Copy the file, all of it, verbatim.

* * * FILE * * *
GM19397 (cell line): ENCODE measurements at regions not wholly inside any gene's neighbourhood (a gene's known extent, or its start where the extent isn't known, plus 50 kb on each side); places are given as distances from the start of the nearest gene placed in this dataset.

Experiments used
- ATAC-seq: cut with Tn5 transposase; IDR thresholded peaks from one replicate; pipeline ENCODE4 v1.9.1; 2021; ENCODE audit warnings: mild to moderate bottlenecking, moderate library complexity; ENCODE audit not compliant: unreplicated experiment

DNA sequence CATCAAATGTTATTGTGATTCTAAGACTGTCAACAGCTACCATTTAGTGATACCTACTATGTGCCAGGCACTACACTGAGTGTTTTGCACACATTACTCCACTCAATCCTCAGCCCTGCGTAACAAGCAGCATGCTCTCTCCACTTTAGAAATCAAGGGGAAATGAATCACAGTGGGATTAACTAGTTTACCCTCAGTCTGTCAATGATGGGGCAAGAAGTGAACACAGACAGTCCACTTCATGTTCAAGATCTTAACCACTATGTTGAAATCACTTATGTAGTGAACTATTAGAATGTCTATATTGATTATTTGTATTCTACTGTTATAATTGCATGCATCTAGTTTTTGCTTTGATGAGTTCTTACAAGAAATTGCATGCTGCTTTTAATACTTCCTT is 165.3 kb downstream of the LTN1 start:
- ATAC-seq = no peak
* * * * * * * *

GM19397 (cell line): ENCODE measurements at regions not wholly inside any gene's neighbourhood (a gene's known extent, or its start where the extent isn't known, plus 50 kb on each side); places are given as distances from the start of the nearest gene placed in this dataset.

Experiments used
- ATAC-seq: cut with Tn5 transposase; IDR thresholded peaks from one replicate; pipeline ENCODE4 v1.9.1; 2021; ENCODE audit warnings: mild to moderate bottlenecking, moderate library complexity; ENCODE audit not compliant: unreplicated experiment

DNA sequence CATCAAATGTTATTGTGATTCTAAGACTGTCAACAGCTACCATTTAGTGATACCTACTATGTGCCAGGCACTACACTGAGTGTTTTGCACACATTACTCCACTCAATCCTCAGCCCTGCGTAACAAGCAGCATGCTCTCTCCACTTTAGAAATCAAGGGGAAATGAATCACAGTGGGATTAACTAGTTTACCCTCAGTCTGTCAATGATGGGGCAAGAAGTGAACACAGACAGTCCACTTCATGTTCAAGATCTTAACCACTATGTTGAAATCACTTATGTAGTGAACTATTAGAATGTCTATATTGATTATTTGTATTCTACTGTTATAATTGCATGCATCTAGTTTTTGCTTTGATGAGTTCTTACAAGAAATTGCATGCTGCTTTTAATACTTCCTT is 165.3 kb downstream of the LTN1 start:
- ATAC-seq = no peak